Follow this link to read why you should switch HRM software
Now that we’ve covered when and why you should switch HRM software, what else do you need to make the switch?
Information is Power
Chances are you already know what you need – the same information that is set up in your previous payroll software. However, certain new features might need additional information (Benefits would require provider information, plan details, etc.)
In case you don’t know the information you need (or this is your first time venturing into hrm software) to get your employees and company set up in payroll, use this list as an idea of what the software will need to know. Also, check with your new provider for any additional information that might be needed.
- Basic employee information – names, addresses, pay rates, pay frequency, employee identification numbers
- Employees’ bank information for direct deposit (if utilizing direct deposit)
- Federal, state, other tax ID numbers
- A voided check for your records – keeping a voided check assures the bank that the money is coming from a valid account
- Deduction, FOTC, etc. information
Again, you’ll also have to consider what other information you'll need when setting up employees in time & attendance, hr/benefits and ESS.
Make a road map!
A plan to seamlessly convert systems is necessary so you don’t run into any catastrophic payroll flubs .
Questions you should be asking (and answering) yourself should be;
- When is the last payroll with the old provider going to be run?
- When is the first payroll with the new provider going to be run?
- Should I change pay frequency?
- When should I make employees aware of the switch?
That last question brings up an interesting point. Are you currently using ESS (Employee Self Service)? Are you going to start using ESS when you make a switch?
If you’re currently using ESS, than employees will just need updated usernames and passwords (and a reminder of the new system).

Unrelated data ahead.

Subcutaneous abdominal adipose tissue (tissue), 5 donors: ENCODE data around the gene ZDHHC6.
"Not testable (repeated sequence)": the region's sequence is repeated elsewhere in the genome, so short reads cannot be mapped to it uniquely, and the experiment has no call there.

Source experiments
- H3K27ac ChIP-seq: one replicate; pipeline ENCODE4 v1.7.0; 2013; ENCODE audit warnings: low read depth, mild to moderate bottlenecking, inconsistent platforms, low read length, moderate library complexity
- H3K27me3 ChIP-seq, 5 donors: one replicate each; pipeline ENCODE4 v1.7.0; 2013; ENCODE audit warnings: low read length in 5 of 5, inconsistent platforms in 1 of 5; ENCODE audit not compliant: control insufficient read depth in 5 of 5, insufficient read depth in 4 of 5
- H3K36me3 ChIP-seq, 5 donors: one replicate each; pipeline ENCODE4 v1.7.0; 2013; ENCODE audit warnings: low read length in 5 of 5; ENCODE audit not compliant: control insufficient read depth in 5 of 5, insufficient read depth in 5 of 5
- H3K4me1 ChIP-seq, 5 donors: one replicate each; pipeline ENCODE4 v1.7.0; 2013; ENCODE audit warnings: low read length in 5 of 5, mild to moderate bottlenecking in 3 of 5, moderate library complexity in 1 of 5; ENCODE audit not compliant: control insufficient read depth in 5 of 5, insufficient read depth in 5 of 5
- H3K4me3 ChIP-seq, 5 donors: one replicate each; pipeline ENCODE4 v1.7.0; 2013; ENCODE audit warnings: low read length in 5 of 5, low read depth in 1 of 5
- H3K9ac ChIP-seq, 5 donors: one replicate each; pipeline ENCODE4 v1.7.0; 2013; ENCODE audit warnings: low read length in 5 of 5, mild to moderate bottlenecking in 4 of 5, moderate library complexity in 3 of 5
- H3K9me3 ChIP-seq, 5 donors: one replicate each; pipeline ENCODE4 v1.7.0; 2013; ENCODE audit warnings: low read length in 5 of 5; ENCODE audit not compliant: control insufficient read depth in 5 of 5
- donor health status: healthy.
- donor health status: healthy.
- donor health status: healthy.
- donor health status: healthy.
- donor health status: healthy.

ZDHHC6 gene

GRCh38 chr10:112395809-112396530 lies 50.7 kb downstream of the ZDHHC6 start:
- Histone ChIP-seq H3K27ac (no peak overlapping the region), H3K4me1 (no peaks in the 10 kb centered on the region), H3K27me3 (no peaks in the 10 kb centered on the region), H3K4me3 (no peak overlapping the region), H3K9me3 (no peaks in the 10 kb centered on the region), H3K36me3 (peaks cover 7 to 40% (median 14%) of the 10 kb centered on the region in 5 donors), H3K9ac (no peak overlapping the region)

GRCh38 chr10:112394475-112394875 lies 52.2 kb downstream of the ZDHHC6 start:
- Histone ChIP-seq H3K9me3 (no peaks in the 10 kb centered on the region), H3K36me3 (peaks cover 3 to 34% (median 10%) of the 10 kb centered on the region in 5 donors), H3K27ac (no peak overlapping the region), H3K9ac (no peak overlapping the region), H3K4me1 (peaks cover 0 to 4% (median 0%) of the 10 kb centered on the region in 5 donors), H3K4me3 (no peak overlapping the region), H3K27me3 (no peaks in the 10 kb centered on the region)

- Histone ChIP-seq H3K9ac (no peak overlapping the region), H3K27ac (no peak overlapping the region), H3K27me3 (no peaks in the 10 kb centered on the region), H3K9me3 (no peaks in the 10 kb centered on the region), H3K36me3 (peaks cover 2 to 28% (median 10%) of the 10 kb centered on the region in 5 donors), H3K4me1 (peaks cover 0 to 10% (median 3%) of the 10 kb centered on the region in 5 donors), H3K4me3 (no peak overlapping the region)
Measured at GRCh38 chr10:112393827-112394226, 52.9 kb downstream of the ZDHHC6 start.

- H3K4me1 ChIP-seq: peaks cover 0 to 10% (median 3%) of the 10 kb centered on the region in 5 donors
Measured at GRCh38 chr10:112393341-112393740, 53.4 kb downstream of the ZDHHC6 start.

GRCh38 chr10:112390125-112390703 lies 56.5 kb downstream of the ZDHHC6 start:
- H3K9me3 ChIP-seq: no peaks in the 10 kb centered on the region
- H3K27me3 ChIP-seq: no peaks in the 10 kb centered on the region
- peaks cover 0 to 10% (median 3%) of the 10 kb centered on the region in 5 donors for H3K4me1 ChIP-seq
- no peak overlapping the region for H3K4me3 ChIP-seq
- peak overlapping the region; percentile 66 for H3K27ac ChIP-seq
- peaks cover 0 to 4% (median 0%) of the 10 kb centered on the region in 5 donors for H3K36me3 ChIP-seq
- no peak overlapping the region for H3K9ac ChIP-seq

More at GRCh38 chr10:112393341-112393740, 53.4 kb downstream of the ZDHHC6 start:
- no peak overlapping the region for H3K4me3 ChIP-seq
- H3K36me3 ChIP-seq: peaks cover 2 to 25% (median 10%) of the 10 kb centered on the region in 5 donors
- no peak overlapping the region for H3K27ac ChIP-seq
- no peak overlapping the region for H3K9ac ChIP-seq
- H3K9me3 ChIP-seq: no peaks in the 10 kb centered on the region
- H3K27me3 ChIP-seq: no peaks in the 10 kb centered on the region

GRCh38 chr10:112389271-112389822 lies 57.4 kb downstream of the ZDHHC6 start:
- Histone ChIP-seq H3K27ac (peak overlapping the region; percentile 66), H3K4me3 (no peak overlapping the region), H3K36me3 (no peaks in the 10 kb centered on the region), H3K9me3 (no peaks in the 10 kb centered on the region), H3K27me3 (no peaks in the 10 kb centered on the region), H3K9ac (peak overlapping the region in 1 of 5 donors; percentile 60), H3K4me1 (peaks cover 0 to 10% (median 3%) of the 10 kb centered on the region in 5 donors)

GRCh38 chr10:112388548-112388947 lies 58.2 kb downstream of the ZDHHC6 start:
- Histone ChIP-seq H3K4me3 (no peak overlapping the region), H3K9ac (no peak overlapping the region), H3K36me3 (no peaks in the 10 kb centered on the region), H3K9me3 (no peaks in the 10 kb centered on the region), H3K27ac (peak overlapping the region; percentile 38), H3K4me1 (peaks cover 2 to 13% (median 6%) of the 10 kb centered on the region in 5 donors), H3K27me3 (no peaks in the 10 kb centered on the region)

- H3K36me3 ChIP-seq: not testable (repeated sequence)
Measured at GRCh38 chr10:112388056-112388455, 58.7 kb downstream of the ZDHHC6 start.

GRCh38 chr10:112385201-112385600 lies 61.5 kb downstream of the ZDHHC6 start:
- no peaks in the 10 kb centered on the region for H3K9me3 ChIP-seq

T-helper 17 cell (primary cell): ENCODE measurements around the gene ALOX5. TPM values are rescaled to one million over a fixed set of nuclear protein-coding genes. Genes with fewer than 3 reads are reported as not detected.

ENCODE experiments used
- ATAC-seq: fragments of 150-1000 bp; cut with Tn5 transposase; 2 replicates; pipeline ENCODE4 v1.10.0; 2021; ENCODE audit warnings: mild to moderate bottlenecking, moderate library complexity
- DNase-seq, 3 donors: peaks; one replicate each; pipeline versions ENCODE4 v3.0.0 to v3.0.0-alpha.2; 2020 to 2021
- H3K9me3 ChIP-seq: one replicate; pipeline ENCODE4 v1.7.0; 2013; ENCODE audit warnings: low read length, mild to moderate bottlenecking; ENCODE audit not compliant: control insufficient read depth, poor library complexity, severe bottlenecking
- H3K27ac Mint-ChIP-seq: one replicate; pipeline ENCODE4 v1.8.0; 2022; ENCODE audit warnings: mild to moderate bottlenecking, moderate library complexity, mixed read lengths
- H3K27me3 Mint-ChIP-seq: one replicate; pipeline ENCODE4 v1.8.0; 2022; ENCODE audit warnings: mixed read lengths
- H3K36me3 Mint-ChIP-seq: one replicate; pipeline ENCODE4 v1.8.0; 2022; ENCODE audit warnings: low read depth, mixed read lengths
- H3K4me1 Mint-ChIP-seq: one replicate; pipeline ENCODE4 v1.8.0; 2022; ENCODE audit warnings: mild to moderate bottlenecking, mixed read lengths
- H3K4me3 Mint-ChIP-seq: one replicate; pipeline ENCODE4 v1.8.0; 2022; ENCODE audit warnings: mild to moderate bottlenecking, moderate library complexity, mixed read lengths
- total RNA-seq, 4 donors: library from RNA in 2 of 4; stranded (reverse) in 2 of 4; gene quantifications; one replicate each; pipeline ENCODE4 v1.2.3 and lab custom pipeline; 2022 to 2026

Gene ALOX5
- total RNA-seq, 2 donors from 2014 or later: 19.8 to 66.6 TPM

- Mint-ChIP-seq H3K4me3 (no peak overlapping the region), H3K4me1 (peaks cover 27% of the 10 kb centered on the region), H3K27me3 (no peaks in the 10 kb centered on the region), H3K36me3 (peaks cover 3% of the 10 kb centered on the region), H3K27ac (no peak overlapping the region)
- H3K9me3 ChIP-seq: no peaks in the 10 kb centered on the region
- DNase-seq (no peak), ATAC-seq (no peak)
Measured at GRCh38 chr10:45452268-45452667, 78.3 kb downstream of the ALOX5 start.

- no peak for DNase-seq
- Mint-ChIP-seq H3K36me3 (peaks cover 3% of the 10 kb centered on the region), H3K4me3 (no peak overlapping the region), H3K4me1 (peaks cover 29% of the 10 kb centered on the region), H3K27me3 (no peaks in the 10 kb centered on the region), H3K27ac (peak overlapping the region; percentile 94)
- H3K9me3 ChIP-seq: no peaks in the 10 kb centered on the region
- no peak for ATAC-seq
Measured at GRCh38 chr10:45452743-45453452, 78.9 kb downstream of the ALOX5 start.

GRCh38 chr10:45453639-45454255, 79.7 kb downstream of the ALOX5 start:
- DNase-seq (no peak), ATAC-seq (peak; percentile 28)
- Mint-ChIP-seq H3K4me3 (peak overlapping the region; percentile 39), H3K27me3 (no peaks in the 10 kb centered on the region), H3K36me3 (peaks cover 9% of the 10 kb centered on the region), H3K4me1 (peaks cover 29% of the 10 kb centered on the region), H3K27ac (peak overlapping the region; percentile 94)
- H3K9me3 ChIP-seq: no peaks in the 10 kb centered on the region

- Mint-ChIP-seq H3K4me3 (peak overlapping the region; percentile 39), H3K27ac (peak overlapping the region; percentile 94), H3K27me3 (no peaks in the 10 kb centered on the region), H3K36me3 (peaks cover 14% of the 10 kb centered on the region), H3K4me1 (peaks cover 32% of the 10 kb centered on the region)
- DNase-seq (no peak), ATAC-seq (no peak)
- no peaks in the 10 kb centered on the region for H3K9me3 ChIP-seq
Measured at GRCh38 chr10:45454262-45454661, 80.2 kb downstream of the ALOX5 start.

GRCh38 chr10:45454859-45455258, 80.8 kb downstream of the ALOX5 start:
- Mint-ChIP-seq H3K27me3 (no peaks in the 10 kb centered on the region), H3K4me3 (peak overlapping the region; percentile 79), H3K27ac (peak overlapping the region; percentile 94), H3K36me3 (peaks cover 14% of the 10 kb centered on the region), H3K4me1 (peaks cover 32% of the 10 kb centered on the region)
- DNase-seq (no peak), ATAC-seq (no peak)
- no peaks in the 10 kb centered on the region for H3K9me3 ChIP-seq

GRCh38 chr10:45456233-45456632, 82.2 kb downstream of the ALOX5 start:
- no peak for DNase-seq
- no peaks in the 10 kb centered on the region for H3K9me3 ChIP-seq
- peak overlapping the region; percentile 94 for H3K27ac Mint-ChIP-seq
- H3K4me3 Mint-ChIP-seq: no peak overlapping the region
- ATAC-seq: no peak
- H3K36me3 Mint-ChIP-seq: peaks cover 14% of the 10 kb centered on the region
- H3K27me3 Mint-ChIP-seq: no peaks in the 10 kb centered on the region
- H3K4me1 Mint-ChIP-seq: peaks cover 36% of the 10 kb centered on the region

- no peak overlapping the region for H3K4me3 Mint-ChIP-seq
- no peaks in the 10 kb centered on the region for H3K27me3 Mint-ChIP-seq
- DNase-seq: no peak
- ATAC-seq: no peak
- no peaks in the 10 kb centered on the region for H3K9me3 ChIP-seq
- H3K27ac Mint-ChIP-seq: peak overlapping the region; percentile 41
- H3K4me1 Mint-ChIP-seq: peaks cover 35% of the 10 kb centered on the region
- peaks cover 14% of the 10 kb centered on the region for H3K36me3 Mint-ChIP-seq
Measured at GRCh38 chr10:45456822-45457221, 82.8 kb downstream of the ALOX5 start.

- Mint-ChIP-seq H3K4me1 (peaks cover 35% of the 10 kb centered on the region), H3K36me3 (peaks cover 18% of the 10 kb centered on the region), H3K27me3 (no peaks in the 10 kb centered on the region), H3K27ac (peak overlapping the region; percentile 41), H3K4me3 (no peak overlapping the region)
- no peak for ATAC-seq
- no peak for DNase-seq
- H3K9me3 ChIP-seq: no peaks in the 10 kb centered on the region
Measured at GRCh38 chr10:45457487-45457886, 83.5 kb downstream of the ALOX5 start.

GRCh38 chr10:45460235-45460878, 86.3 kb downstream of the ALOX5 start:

If this is your first venture in employee self service, give yourself (and your employees) ample time to learn how to navigate the new portal. Having employees trained up on how to access paystubs, W-2 information, request time off and more can alleviate the headache caused by switching platforms.
This is an interesting process. Remember back a week when I was talking about the differences between standalone and enterprise software? Yeah, I don’t have that great of a memory either. Here’s a recap.
Standalone is software that focuses on a single process - payroll OR tax OR time & attendance OR human resources. Enterprise software links all (or a few) of those processes together on a single platform.
Standalone software is going to have a quicker, less labor intensive software installation process. Since it’s a simpler software, their systems are often less confusing and more intuitive than bigger enterprise software. If you’re going with a standalone product make sure you have all of the necessary documentation and follow the workflow laid out in front of you in the software. Expect to be up and running within a day, if not a couple hours.
Enterprise is a whole other animal. These companies will often have installs and training teams there to walk you through each feature of their system. Some, not all, will import a majority of the documentation for you, provided you give them transferable formats. Expect to be up and running within a week or two*.
*this timeline is very dependent upon how large your company is, how many features of a software you're going to utilize and how long the training process takes.
Knowing the answer to any of those questions assures that you and your company will have a painless switch to the new software.
Is there anything else you think should be included when making a switch to a new HRM system? Leave your thoughts below!